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Drugs That Control Genes May Treat Lung Cancer

Researchers Report Some Success Against Advanced Lung Cancer With Epigenetic Drugs
By
WebMD Health News
Reviewed by Laura J. Martin, MD

cells

Nov. 9, 2011­ -- A new approach to treating cancer appears to help certain patients with advanced lung cancer, and researchers say they think they may have a way of spotting those who will benefit.

The small study is generating big excitement in the world of cancer treatment because it demonstrates that so-called epigenetic drugs may work when traditional chemotherapy has failed.

Epigenetic drugs work by controlling gene expression -- the way information from genes is used to create products such as proteins.

The study is published in Cancer Discovery.

"This is a ... groundbreaking study, showing that by modifying the epigenetics of a cancer cell we can get real responses in lung cancer," said Jeffrey A. Engleman, MD, PhD, director of thoracic oncology at Massachusetts General Hospital, in Boston, in a news briefing. "And getting real responses in lung cancer is actually quite difficult, so we take special notice of therapies that can do this." He was not involved in the research.

New Approach to Treating Cancer

All 45 patients recruited for the study had non-small-cell lung cancer, the leading cancer killer in the U.S.

All had tumors that had spread beyond their lungs despite treatment with an average of three other therapies.

"These are patients with very advanced disease" who have little chance of survival, says study researcher Charles Rudin, MD, PhD. He is professor of oncology and associate director for clinical research at Johns Hopkins University Kimmel Cancer Center in Baltimore.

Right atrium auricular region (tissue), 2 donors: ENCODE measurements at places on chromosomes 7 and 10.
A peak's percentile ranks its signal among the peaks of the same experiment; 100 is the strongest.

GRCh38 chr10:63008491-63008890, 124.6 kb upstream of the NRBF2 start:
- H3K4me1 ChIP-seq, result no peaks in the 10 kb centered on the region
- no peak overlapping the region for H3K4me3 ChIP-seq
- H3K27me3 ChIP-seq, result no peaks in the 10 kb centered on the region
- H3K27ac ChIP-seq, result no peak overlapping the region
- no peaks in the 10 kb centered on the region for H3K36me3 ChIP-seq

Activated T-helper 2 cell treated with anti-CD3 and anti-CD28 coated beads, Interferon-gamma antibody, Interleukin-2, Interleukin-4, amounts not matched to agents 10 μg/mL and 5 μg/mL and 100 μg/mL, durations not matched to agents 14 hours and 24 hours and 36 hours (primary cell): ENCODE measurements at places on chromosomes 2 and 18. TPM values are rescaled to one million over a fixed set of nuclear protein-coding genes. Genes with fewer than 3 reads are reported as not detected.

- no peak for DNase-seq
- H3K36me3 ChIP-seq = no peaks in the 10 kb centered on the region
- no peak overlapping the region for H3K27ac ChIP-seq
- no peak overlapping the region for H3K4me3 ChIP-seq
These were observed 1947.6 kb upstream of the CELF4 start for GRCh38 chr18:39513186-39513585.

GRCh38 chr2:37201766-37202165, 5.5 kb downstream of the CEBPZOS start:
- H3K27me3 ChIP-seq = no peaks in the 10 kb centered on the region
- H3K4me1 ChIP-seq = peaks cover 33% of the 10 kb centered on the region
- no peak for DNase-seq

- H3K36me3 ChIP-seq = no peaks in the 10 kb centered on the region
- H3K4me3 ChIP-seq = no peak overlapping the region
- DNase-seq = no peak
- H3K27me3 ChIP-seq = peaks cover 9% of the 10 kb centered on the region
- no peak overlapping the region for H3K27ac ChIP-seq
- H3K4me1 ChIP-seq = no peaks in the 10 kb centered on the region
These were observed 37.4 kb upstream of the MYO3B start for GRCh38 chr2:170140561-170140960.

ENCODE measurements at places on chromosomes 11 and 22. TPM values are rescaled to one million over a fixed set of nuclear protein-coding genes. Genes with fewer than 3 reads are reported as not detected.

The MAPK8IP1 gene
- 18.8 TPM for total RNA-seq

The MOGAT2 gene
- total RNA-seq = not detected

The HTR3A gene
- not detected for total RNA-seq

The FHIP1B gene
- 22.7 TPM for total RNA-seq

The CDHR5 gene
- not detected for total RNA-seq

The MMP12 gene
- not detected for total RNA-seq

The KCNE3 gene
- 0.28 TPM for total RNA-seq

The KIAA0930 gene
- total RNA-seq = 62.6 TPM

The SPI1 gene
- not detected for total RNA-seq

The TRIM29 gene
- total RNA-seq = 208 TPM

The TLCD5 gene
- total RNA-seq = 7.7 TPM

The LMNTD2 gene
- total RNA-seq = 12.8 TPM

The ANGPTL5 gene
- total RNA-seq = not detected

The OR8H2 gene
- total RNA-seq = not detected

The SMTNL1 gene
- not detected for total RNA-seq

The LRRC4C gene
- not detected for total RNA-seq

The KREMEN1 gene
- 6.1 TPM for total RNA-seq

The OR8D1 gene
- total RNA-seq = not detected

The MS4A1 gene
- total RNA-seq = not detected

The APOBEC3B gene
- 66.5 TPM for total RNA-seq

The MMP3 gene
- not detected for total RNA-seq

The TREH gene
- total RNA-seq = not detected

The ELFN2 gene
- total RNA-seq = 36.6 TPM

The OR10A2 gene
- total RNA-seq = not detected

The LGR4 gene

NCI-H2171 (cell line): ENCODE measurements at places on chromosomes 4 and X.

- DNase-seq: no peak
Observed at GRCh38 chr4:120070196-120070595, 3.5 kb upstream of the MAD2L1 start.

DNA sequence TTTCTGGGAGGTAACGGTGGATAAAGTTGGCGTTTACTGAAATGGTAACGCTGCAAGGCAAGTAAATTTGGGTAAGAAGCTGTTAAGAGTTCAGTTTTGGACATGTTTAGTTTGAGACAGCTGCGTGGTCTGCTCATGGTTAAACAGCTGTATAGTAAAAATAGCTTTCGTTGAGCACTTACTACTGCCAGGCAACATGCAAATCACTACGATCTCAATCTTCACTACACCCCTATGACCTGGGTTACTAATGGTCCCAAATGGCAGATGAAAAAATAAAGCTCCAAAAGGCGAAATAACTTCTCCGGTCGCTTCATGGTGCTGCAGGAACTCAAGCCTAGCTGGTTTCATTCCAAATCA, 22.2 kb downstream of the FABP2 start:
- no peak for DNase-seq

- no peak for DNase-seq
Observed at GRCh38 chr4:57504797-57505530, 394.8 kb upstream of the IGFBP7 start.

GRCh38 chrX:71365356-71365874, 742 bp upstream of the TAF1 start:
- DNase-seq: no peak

Rudin says that he has consulted for Syndax Pharmaceuticals, the company that makes one of the drugs tested in the study.

Most patients with cancer this advanced are only expected to survive for about four months, the researchers note.

After treatment with a combination of the medications Vidaza, which is FDA approved to treat certain rare blood disorders, and the experimental pill entinostat, however, the average survival for the entire group was 6.4 months.

Doctors who wrote an editorial on the study note that this result was just shy of the same average survival (6.7 months) seen in patients treated with Tarceva, the only medication that's approved to treat patients with non-small-cell lung cancer that has spread to other organs.

The figure from the new study, however, included 11 patients who dropped out of the study before finishing a single cycle of treatment.

Among patients who finished at least one full treatment cycle, the average survival was even higher, about 8.6 months.

What's more, four of 19 patients who got chemotherapy after the experimental drug combo had dramatic responses to those treatments, "raising the hypothesis that maybe the epigenetic therapy is in some way priming the tumor for response to chemotherapy," Rudin says.

In total, seven patients who took part in the trial are still alive; two have survived for more than four years.

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